Don't Be Afraid to Eat!

Don't Be Afraid to Eat!

Author: Hervé This

Whereas TV and popular journals constantly talk about the “poisons” which are present in our food like pesticides residues, aspartame, etc., it is useful to say that some — even elementary — knowledge of chemistry, and toxicology, is needed in order to better appreciate the real risks, when we eat.

Some years ago, a wonderful article by Bruce Ames showed that most pesticides are “natural” — they are produced by plants, in particular, when attacked by pests. This lesson should be remembered today, as the issue of food and health is ubiquitously discussed, without enough information. It is understandable that the food industry promotes the health benefits of extra virgin olive oil or antioxidants phenolics, when it sells them, but it is truly a paradox that even some chefs talk about “natural food” when they use barbecues which produce 2000 times more carcinogenic benzopyrenes than is permitted by regulations, or use plants such as tarragon or basil, which contain estragole (para-allylanisole), a very genotoxic and mutagenic compound.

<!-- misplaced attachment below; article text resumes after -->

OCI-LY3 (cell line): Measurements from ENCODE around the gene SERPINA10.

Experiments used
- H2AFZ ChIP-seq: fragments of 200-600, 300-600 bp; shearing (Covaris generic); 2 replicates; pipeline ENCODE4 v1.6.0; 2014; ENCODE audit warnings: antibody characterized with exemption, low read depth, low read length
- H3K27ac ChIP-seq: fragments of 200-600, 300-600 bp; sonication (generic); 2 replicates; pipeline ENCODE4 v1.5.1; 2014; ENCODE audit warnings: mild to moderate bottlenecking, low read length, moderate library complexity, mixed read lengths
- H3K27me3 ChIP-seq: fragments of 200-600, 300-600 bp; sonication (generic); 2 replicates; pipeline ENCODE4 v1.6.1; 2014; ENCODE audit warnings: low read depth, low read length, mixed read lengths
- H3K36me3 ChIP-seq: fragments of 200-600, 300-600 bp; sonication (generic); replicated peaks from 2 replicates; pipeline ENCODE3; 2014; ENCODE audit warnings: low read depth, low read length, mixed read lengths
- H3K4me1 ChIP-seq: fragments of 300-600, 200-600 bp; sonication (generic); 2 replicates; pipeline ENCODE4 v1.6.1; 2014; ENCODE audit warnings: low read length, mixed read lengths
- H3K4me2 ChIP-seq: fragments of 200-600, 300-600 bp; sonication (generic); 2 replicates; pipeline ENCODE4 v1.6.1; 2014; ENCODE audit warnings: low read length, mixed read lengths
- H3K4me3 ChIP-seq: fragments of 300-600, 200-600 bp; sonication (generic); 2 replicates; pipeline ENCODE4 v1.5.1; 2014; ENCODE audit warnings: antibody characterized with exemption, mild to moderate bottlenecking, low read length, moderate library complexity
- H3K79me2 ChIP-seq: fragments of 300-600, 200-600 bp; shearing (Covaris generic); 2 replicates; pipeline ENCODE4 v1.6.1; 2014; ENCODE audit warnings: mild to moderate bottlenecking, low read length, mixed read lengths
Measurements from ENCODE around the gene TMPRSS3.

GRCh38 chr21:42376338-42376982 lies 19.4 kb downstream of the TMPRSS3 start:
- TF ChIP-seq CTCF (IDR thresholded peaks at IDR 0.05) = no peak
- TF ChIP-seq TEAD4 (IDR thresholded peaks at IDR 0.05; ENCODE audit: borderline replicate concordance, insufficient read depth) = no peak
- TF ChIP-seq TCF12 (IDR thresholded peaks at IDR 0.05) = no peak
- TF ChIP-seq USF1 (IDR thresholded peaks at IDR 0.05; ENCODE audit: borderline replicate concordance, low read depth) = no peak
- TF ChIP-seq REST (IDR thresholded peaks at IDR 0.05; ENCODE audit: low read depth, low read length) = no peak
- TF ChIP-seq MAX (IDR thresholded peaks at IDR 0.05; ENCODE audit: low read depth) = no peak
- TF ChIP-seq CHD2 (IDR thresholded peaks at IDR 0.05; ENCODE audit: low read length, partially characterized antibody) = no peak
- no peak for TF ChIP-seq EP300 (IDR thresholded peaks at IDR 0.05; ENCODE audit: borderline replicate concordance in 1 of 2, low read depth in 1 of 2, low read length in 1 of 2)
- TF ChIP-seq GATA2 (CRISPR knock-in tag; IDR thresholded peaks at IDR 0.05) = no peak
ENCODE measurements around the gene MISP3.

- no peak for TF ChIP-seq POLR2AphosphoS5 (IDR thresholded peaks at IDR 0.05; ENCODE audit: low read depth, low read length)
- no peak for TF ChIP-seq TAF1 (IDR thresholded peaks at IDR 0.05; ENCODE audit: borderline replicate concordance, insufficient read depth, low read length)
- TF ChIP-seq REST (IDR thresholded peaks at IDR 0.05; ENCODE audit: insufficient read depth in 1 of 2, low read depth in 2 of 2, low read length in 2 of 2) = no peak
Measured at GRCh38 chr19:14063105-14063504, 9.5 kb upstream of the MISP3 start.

It is time that the chemical community takes the opportunity of such a nature-oriented trend to state clearly that nature and natural is not a guarantee of safety, and artificial is useful. Drugs, cosmetics, cooked food, varnishes, coatings, and paint are all applications of chemistry that have found general acceptance.

Celebrate chemistry, as it protects us from the dangers of nature, which will kill us all in the end, as the English philosopher John Stuart Mill said so clearly and rightly!

Image: (c) Michael Lamotte/Cole Group/PhotoDisc


Dr. Hervé This studied chemistry at École supérieure de physique et de chimie industrielles de la ville de Paris, France, and obtained a PhD from the University Paris VI, France, under the title “La gastronomie moléculaire et physique”.

He is a member of the Institut National de la Recherche Agronomique, France, where he researches the mechanisms of phenomena occurring during culinary transformations. He coined the term “Molecular Gastronomy” to describe the science of culinary phenomena.

He is also a corresponding member of the Académie d’agriculture de France, and, more recently, the scientific director of the foundation “Food Science & Culture”, which he created at the French Academy of Science.


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